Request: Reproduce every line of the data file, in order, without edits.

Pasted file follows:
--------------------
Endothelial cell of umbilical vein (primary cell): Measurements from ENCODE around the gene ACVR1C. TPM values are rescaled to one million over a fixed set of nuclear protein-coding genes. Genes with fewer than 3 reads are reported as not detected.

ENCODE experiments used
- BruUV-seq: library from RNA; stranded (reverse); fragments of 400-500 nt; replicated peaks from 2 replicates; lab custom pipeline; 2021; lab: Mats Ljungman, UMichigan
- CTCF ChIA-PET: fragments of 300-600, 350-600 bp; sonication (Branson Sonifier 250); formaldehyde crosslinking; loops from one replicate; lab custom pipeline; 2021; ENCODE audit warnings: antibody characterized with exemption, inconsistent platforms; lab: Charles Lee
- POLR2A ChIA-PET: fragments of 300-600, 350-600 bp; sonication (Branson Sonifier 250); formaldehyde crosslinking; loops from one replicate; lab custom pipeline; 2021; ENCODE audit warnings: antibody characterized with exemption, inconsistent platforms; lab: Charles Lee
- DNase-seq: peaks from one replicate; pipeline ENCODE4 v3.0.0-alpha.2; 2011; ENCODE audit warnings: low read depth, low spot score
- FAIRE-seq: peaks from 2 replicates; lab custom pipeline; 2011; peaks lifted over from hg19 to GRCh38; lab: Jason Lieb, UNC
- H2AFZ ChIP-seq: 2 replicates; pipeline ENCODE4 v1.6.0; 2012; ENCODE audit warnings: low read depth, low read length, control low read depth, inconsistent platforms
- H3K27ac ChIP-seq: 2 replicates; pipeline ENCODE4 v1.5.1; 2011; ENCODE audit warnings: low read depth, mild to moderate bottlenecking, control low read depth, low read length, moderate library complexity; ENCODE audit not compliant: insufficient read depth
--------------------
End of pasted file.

Endothelial cell of umbilical vein (primary cell): Measurements from ENCODE around the gene ACVR1C. TPM values are rescaled to one million over a fixed set of nuclear protein-coding genes. Genes with fewer than 3 reads are reported as not detected.

ENCODE experiments used
- BruUV-seq: library from RNA; stranded (reverse); fragments of 400-500 nt; replicated peaks from 2 replicates; lab custom pipeline; 2021; lab: Mats Ljungman, UMichigan
- CTCF ChIA-PET: fragments of 300-600, 350-600 bp; sonication (Branson Sonifier 250); formaldehyde crosslinking; loops from one replicate; lab custom pipeline; 2021; ENCODE audit warnings: antibody characterized with exemption, inconsistent platforms; lab: Charles Lee
- POLR2A ChIA-PET: fragments of 300-600, 350-600 bp; sonication (Branson Sonifier 250); formaldehyde crosslinking; loops from one replicate; lab custom pipeline; 2021; ENCODE audit warnings: antibody characterized with exemption, inconsistent platforms; lab: Charles Lee
- DNase-seq: peaks from one replicate; pipeline ENCODE4 v3.0.0-alpha.2; 2011; ENCODE audit warnings: low read depth, low spot score
- FAIRE-seq: peaks from 2 replicates; lab custom pipeline; 2011; peaks lifted over from hg19 to GRCh38; lab: Jason Lieb, UNC
- H2AFZ ChIP-seq: 2 replicates; pipeline ENCODE4 v1.6.0; 2012; ENCODE audit warnings: low read depth, low read length, control low read depth, inconsistent platforms
- H3K27ac ChIP-seq: 2 replicates; pipeline ENCODE4 v1.5.1; 2011; ENCODE audit warnings: low read depth, mild to moderate bottlenecking, control low read depth, low read length, moderate library complexity; ENCODE audit not compliant: insufficient read depth